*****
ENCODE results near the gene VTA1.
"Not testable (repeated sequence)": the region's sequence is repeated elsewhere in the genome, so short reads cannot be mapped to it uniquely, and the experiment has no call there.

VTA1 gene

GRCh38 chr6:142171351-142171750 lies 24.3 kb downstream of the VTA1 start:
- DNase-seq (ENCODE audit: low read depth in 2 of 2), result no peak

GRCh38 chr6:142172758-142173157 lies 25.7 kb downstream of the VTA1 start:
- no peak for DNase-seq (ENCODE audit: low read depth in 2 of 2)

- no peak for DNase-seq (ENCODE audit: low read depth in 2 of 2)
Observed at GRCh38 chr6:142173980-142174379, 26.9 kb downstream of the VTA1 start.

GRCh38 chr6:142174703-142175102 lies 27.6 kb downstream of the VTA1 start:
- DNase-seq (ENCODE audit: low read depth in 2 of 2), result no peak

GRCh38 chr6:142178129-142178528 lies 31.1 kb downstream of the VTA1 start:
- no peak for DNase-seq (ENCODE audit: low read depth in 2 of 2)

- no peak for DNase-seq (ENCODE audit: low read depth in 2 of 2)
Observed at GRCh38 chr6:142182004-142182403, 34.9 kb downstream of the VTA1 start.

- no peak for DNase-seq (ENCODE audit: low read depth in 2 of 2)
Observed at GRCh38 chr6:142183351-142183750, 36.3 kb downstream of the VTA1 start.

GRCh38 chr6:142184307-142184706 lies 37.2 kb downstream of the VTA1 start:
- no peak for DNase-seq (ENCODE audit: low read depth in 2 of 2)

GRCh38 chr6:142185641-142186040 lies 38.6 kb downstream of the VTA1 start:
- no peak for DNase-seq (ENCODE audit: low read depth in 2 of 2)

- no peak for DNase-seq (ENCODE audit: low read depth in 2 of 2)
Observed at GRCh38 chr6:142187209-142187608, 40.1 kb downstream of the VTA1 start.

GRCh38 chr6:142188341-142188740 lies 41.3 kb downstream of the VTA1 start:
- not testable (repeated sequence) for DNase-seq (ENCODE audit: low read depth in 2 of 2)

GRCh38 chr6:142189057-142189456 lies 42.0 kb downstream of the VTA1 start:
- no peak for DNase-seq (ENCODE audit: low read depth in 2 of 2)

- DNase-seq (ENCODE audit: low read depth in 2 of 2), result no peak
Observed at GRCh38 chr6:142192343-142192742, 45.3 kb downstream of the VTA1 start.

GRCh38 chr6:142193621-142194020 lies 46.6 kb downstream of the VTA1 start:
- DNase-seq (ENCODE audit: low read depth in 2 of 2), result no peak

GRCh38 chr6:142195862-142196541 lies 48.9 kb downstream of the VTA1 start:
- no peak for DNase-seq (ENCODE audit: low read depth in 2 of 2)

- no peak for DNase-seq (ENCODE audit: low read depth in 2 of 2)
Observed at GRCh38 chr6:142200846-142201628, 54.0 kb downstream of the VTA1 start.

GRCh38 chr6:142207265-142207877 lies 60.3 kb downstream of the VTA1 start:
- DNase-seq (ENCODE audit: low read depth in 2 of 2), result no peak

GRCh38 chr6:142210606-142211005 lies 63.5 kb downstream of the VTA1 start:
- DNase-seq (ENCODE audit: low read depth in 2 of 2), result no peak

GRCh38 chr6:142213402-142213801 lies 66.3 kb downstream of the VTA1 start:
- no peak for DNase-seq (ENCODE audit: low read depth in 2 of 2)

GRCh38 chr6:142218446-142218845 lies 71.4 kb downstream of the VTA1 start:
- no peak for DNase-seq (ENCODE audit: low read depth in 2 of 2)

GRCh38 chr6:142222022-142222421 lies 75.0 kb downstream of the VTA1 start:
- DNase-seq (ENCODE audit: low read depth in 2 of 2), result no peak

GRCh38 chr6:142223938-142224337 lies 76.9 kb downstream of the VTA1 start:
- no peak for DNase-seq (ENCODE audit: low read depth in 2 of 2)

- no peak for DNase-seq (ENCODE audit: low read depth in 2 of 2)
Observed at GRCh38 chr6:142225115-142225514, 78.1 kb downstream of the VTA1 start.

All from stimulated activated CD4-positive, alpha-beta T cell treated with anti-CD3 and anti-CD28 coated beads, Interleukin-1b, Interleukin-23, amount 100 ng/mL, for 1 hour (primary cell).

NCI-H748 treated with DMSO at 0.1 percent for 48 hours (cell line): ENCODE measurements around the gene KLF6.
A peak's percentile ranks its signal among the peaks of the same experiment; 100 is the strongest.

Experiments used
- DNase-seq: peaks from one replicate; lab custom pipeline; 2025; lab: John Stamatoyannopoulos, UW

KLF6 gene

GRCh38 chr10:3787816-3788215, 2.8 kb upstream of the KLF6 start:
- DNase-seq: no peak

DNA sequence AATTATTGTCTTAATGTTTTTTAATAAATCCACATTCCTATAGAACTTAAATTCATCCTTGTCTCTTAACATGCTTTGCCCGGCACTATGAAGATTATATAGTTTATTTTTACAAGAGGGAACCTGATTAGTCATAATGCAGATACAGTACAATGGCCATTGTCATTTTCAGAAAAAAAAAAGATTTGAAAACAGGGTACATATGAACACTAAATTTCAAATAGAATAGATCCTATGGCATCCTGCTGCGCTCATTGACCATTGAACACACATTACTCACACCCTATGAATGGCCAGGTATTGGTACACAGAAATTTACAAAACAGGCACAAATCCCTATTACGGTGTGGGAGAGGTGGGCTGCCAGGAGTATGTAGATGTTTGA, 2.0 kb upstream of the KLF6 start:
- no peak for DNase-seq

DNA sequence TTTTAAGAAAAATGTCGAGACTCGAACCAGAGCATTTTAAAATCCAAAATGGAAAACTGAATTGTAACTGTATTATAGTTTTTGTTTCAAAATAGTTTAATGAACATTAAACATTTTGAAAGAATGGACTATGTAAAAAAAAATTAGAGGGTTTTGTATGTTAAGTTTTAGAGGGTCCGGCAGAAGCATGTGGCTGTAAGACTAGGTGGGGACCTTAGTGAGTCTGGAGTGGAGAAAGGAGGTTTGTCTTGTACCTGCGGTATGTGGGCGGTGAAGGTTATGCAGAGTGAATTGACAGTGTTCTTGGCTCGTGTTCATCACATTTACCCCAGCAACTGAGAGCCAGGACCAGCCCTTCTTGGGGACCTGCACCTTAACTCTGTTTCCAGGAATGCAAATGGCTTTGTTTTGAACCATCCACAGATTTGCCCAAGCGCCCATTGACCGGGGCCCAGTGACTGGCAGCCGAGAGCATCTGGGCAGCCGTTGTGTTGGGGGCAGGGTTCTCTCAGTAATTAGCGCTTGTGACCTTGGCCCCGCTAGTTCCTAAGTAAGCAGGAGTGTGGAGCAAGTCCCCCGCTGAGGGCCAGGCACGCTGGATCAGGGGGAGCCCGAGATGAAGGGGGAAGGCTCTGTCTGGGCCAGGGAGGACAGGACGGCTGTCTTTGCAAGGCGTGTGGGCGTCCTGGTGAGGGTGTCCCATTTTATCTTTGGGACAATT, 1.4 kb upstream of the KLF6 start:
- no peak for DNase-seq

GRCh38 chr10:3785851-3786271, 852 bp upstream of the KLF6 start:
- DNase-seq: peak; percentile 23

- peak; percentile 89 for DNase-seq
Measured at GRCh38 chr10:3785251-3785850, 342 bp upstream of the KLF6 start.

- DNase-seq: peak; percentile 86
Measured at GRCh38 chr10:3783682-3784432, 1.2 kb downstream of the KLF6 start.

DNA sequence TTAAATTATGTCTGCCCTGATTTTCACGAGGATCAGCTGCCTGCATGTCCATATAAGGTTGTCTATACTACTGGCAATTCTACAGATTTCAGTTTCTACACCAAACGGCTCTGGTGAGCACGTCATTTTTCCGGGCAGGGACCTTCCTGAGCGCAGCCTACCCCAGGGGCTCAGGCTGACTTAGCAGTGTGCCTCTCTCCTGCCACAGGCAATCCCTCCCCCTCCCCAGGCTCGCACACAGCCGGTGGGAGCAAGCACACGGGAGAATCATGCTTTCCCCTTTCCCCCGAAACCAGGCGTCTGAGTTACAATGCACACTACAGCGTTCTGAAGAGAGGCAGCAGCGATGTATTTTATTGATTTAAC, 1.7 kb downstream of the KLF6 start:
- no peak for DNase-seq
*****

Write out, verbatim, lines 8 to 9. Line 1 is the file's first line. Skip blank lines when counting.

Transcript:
- no peak for DNase-seq (ENCODE audit: low read depth in 2 of 2)
Observed at GRCh38 chr6:142173980-142174379, 26.9 kb downstream of the VTA1 start.